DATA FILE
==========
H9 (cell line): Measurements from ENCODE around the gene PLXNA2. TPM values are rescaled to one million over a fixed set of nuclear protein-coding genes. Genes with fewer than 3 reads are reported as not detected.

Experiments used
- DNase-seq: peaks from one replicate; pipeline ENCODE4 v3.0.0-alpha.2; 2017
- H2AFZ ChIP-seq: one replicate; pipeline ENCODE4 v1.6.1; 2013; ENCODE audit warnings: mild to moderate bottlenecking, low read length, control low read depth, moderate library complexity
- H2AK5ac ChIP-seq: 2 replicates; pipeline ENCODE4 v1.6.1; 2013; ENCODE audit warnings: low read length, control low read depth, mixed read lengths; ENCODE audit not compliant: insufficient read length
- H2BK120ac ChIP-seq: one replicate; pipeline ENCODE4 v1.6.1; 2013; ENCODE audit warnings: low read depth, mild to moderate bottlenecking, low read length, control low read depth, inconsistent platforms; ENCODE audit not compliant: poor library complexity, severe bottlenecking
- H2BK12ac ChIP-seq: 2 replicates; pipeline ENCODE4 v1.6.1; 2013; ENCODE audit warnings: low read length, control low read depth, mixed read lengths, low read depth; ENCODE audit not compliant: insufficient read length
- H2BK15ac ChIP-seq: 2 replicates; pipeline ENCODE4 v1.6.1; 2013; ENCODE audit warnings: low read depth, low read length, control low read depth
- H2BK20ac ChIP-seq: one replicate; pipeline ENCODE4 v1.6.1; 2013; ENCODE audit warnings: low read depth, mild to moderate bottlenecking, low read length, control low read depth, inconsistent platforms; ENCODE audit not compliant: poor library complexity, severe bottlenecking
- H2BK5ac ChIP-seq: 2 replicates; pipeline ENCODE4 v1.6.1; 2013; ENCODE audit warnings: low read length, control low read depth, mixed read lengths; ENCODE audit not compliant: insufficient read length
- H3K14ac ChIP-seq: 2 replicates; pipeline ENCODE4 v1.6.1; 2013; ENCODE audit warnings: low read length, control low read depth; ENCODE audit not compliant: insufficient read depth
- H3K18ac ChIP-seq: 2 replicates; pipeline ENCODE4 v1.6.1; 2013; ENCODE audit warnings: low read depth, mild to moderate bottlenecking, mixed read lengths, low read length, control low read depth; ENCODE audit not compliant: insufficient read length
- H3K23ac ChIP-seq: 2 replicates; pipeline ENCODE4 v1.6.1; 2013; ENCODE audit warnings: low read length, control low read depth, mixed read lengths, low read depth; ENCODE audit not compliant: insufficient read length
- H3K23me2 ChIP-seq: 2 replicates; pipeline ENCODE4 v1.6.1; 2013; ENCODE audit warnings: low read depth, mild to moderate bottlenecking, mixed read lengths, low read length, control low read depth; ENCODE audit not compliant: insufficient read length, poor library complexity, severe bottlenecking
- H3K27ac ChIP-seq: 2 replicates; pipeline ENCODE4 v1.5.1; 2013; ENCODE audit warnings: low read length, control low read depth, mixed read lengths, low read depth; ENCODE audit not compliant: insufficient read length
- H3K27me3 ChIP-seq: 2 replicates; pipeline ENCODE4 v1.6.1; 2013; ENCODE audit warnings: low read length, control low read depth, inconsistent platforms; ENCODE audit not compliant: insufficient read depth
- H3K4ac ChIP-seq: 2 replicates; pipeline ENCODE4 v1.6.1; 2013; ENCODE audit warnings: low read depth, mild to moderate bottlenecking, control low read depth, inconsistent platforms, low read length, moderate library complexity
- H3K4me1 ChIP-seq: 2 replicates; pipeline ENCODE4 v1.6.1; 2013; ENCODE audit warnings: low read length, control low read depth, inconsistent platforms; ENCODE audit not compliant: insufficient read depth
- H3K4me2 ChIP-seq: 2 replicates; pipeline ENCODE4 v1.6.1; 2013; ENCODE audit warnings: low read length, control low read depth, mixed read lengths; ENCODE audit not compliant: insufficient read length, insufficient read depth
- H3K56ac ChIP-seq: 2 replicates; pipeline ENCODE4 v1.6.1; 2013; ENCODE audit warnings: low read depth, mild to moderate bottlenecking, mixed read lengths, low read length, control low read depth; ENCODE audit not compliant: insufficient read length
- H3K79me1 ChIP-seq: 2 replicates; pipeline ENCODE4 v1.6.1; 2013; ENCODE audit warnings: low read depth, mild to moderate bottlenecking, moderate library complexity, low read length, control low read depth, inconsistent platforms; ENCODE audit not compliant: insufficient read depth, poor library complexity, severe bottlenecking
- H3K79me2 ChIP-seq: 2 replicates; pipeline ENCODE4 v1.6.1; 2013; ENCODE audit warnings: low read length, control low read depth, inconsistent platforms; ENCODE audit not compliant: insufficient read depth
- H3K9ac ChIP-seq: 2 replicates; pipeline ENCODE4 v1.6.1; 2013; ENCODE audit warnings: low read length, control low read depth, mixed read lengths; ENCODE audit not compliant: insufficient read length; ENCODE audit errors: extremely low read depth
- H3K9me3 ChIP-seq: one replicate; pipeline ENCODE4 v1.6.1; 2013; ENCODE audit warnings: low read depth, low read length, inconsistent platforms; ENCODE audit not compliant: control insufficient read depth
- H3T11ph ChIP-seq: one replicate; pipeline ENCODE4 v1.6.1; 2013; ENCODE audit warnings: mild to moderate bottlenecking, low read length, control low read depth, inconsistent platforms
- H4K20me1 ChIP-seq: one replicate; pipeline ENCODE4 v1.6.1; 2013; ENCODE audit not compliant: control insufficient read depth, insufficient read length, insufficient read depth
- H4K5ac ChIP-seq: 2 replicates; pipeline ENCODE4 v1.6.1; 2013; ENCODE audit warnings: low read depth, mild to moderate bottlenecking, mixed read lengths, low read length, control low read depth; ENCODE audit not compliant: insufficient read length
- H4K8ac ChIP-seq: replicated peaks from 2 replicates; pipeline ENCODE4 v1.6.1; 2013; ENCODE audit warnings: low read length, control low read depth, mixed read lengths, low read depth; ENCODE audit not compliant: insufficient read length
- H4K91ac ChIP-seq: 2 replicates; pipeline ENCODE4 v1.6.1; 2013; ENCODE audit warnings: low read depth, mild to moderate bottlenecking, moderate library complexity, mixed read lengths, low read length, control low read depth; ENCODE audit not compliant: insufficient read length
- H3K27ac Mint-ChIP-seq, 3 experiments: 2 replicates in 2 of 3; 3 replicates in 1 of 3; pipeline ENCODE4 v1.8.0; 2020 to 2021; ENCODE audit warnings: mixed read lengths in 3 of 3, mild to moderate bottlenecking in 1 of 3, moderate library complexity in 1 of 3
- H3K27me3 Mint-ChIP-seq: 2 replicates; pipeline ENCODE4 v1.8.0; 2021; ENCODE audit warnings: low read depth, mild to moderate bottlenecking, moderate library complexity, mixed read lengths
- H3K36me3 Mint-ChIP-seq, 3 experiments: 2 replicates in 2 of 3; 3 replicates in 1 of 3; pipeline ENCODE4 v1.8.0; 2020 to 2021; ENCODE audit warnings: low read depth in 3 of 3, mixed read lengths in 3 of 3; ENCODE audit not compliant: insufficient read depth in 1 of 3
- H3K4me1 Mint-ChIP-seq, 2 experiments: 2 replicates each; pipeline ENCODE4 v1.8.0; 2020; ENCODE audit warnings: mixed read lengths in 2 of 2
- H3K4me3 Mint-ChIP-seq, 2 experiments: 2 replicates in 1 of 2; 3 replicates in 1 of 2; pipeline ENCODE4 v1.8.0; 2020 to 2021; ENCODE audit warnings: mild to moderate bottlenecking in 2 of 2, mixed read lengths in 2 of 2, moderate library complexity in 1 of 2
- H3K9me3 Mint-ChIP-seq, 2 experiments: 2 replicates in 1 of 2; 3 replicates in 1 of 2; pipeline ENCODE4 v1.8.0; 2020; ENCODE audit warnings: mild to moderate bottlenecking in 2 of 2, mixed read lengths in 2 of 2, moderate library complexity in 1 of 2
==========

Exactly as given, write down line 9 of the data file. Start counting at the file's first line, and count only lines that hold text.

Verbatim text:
- H2BK20ac ChIP-seq: one replicate; pipeline ENCODE4 v1.6.1; 2013; ENCODE audit warnings: low read depth, mild to moderate bottlenecking, low read length, control low read depth, inconsistent platforms; ENCODE audit not compliant: poor library complexity, severe bottlenecking